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Like most of you, I grew up on fast street cars that slowly became drag-dedicated race cars. As a kid in the late-1980s, there was a lot of great Detroit iron to choose from as the muscle car resurgence was in full swing. In fact, when I graduated high school in 1987, you could choose from V8-powered pony cars from Ford, Chevy, or Pontiac; a V8 Corvette; a couple surprising turbo-4 Mopars; or a turbocharged V6 Buick that was faster than all of them. It was a magical time for a small-town kid hooked on the excitement of going fast and beating the guy in the other lane.

Those cars, and the legions of fans that they fostered, spurred the imagination of an awaiting aftermarket. Fuel injection and overdrive transmissions were the stuff of lunar landers, but you guy/gals figured them out quickly. Aftermarket superchargers, as well as some aspiring turbocharger bolt-on kits coupled with bigger fuel injectors, and even aftermarket piggy-back computers, started to make a real impact. By the mid-1990s, modifying modern cars was common—simple really—and it wasn’t a matter of imagination, but more the size of your wallet that drove the competition.

Most interesting to me was that Detroit was clearly paying attention to what you were doing. Cars like the 5.0 Mustang that were once a great foundation for aftermarket modification became the car that Ford Performance started offering parts for…from the factory. When the 2003 SVT Cobra came out, it changed everything. A factory supercharged DOHC V8 that made 390 hp (with loads more potential) showed us the way. The Shelby GT500s that followed only added to the capabilities. Meanwhile, Chevrolet was continuing to ramp up the Corvette and Camaro. By 2014, they came equipped with supercharged LS engines, huge brakes, amazing magnetic ride suspension, and a sleek design. But perhaps it is Dodge and their SRT team who have had the biggest impact in Detroit. Yes, they literally put a Hellcat into everything. These traditional hemi-headed wonders come with a big 2.4-liter supercharger (or bigger), and with at least 707 horsepower, they have inspired an entire new generation of Mopar fans around the world. Buying a stock 10-second car just isn’t a big deal anymore.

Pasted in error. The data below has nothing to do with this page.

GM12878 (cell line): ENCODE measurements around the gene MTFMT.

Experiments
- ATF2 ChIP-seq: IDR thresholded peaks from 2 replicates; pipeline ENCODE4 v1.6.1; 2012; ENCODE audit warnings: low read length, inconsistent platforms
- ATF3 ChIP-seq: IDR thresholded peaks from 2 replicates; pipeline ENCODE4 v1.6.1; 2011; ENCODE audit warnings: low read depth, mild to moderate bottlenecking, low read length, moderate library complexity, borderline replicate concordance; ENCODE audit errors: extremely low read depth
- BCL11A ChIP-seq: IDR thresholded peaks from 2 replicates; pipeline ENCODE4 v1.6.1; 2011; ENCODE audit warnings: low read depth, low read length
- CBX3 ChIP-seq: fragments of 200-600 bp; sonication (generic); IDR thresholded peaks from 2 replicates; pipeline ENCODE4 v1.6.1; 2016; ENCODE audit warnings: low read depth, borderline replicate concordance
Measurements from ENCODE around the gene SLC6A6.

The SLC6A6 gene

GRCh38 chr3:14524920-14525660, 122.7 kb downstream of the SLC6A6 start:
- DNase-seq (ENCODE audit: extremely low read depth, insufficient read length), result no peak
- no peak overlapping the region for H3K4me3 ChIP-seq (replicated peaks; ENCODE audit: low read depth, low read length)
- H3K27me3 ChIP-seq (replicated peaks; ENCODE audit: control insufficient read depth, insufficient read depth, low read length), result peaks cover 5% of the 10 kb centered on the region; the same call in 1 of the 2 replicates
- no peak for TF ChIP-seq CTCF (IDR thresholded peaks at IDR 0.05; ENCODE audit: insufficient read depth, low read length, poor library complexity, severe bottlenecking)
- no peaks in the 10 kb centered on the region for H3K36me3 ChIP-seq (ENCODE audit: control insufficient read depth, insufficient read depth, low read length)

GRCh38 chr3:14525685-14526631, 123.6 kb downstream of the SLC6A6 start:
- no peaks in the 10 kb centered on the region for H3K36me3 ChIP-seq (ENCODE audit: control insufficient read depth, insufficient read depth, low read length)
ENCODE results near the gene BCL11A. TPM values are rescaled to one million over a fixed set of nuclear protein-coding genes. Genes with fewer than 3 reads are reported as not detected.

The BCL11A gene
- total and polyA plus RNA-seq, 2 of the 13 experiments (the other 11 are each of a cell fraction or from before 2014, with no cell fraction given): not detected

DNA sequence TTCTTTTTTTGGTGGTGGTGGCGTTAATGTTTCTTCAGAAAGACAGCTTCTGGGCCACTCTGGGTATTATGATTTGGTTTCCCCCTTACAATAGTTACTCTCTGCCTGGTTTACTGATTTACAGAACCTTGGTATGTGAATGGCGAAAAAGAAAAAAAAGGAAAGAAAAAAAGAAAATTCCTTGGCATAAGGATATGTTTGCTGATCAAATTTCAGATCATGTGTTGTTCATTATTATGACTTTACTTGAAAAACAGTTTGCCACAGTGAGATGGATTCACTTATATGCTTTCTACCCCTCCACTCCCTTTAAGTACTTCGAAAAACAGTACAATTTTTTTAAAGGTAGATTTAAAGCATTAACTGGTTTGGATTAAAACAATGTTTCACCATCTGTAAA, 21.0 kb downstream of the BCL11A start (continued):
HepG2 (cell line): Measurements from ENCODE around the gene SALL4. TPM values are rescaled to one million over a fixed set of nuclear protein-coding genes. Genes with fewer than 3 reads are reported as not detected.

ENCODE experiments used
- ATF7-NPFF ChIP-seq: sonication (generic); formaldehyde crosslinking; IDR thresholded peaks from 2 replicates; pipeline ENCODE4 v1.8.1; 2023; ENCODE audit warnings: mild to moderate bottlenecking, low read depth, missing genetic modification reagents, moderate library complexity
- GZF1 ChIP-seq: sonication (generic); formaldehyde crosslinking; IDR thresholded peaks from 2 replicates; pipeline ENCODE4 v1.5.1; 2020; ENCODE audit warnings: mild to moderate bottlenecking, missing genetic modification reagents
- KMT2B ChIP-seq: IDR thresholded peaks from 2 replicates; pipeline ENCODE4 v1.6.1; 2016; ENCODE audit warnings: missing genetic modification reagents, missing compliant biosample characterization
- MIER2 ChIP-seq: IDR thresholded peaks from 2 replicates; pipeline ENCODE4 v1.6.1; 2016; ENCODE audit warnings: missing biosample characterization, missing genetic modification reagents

Smart aftermarket companies have become suppliers for OEMs that allowed them to sell their hot rod parts right back to the factory. As the aftermarket has evolved, so has the performance of new cars. It’s a wonderful relationship that has allowed the new car buyer to enjoy a performance level unimaginable in 1987.

Of course, I must mention the legions of foreign vehicle performance addicts that have joined in. When Honda-powered street cars (like the ones built by my friends at PFI Speed) run in the 8s, you need to pay attention. Not to mention this upstart American car company based in Texas called Tesla that makes battery-powered luxury cars. Their Plaid, which routinely runs 9.2s in completely stock trim, is the fastest car in a straight line ever produced.

So, why have I spent this time with you walking through the last 40 years of high-performance street cars? Because the NHRA just did something that is going to completely change our market—and your business if you are in this game. As I write this in early March, NHRA has moved to dramatically change the safety equipment requirements of 2008-later vehicles. Relying largely on the incredible safety equipment that comes standard in these new vehicles, NHRA is going to allow these new cars to run as fast as 9.0/150 without the installation of a roll bar or roll cage. The details are spelled out in this issue’s Industry News section, but the key point is captured in this quote from NHRA National Tech Director Lonnie Grim: “Each year, automotive manufacturers continue to push the limits of performance by building production vehicles that are quicker and faster than the previous year’s models. At NHRA, we very much support their commitment to performance and recognize that there is still a very large market for performance cars. At the same time, we acknowledge that NHRA needs to keep pace with the current trends, which is why we’ve announced these rules adjustments.”

As a drag racer, I always knew that those safety rules were there for a reason. But as a race promoter, I knew that I was losing maybe twice the car count because no one wants to cut up a new car and run bars through it. Plus, I think this will result in a much safer racing industry. You don’t need to test that fast Corvette on the street now. Just take it to your local NHRA track to make those test hits.

This rule change will dramatically open the market to drag strips, to promoters, to parts manufacturers, and our entire industry. NMCA and NMRA have already wisely adjusted to this new rule change, designing classes specifically for fast street cars. Guess I better get to work on my Z06…

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